Puanaduim is 45 years old and has two children Fungkid 10 and Pimchaya 6 years of . ” I cannot swim and neither can my children swim or know anything about drowning. I am a housewife. I do want my children to know how to swim but the area we live in has no standard pool or teacher for them to teach. We have 6 tanks in the house filled with rain water. We use this water alot of the times in the monsoon to do our bathing cleaing etc. ” says Puanaduim.
Her daughter goes into the tank at one point to fetch water which is dangerous and this is a huge risk says the the local drowning prevention staff. Children have died in homes in similar unexpected ways to reach for the water to just shower or drink. Nongsomboon village Thai-Cambodian Border Kaepchung district, Surin, Thailand
In Surin, northeastern province Thailand where many children drown to death. A lot of children often choose to cool off from the summer heat during the holidays by swimming in rivers, natural water sources, irrigation canals and reservoirs.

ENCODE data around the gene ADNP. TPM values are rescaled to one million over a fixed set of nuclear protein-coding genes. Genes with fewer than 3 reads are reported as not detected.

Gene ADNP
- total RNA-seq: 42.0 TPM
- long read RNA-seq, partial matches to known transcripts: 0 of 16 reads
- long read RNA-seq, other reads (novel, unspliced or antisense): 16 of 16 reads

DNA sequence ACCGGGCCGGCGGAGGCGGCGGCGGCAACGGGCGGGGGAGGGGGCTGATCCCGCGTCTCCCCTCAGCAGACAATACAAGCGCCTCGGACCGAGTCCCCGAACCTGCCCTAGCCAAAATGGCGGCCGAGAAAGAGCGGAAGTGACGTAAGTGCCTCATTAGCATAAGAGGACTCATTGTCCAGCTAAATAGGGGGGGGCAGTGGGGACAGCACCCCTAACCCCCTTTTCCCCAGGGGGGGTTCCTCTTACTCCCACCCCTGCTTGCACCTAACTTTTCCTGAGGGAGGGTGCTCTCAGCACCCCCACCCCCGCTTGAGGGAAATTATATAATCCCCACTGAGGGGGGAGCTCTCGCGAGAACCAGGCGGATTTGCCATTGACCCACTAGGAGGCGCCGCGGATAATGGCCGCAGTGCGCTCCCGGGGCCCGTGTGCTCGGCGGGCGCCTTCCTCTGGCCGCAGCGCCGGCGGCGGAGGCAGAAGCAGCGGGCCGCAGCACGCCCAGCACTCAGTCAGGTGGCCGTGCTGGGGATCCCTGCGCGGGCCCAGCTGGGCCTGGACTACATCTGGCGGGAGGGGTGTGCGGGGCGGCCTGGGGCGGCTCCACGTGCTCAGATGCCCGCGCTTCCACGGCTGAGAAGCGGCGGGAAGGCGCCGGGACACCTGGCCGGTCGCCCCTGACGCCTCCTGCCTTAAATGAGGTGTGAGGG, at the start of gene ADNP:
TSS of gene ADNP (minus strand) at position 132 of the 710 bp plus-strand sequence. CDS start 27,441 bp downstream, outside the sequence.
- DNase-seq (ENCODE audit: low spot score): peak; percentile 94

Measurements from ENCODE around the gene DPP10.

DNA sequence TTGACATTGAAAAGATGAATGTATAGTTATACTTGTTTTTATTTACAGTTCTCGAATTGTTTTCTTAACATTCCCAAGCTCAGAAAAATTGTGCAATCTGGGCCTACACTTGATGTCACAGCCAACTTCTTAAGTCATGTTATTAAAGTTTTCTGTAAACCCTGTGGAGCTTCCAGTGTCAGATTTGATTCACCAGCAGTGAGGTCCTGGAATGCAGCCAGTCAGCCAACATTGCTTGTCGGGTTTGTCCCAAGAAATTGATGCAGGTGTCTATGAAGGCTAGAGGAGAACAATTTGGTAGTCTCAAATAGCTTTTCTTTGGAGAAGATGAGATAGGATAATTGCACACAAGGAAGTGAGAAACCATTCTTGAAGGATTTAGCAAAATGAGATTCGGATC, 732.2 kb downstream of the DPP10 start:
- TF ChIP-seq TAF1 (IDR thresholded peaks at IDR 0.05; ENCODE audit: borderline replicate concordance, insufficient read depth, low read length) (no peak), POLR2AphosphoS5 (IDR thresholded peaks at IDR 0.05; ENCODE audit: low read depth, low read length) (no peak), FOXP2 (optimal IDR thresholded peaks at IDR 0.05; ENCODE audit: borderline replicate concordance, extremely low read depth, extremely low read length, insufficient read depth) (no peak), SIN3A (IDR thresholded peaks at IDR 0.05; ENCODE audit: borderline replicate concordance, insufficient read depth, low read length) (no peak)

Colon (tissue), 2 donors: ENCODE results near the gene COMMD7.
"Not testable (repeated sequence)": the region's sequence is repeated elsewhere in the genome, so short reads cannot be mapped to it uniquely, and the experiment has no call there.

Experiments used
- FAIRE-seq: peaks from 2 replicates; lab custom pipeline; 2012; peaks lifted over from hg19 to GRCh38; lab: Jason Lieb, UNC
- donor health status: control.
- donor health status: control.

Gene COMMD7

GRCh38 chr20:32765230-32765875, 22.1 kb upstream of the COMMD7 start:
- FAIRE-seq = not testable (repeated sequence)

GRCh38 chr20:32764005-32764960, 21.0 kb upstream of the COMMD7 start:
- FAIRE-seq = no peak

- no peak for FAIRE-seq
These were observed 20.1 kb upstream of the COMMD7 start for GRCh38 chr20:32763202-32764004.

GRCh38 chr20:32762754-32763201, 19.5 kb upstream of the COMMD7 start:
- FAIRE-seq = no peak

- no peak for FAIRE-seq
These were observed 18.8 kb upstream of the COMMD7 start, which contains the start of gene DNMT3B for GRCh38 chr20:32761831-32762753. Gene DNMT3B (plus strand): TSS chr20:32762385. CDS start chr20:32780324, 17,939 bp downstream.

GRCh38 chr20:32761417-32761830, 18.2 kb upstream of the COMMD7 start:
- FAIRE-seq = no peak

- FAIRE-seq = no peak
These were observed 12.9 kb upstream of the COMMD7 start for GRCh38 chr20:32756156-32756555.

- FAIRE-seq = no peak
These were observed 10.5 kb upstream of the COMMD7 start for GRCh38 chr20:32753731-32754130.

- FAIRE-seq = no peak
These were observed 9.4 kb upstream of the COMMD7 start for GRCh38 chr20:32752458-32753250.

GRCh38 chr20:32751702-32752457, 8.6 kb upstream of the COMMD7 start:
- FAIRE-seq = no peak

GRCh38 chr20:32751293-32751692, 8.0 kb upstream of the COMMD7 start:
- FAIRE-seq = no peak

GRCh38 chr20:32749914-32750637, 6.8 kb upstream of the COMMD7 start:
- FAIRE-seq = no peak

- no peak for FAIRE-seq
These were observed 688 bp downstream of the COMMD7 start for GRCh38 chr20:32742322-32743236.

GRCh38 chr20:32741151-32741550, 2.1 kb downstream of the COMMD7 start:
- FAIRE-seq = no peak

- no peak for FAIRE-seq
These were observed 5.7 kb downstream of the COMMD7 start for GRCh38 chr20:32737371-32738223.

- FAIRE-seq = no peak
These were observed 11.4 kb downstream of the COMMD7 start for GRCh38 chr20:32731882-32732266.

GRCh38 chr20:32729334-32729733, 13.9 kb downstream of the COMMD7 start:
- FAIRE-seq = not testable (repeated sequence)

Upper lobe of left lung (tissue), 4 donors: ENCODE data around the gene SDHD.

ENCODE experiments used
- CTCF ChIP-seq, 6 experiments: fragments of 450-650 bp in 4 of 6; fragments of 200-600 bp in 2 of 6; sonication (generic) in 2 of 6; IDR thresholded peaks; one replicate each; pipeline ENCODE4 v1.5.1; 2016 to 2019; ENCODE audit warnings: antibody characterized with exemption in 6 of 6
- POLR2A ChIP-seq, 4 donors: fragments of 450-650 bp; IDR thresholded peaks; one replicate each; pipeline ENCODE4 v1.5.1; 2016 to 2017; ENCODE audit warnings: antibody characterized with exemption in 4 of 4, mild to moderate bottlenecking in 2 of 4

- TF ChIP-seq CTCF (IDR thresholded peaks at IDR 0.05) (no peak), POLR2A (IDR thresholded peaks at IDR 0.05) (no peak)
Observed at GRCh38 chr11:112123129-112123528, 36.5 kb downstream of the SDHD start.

Statistics show Surin Province has one of the highest rates of drowning in the country. Parents are therefore advised to be vigilant by monitoring their children at all times and never let them swim alone, even in the neighborhood or familiar places. Should children decide to go swimming, they’re advised to wear a life vest every time.
The provincial authorities have stepped up public relations campaign to warn parents about the drowning rate during the school holidays.
Most drowning occurs in rural areas, during the day, when mothers are busy with housework or other chores and the unsupervised child unexpectedly wanders away. More than half (56 per cent) of all drowning deaths occur within 100 metres of the child’s home. For toddlers, this proximity is even more striking. Almost three quarters of drownings (74 per cent) occur within 100m of the home, and two in five occur within 10m of the home.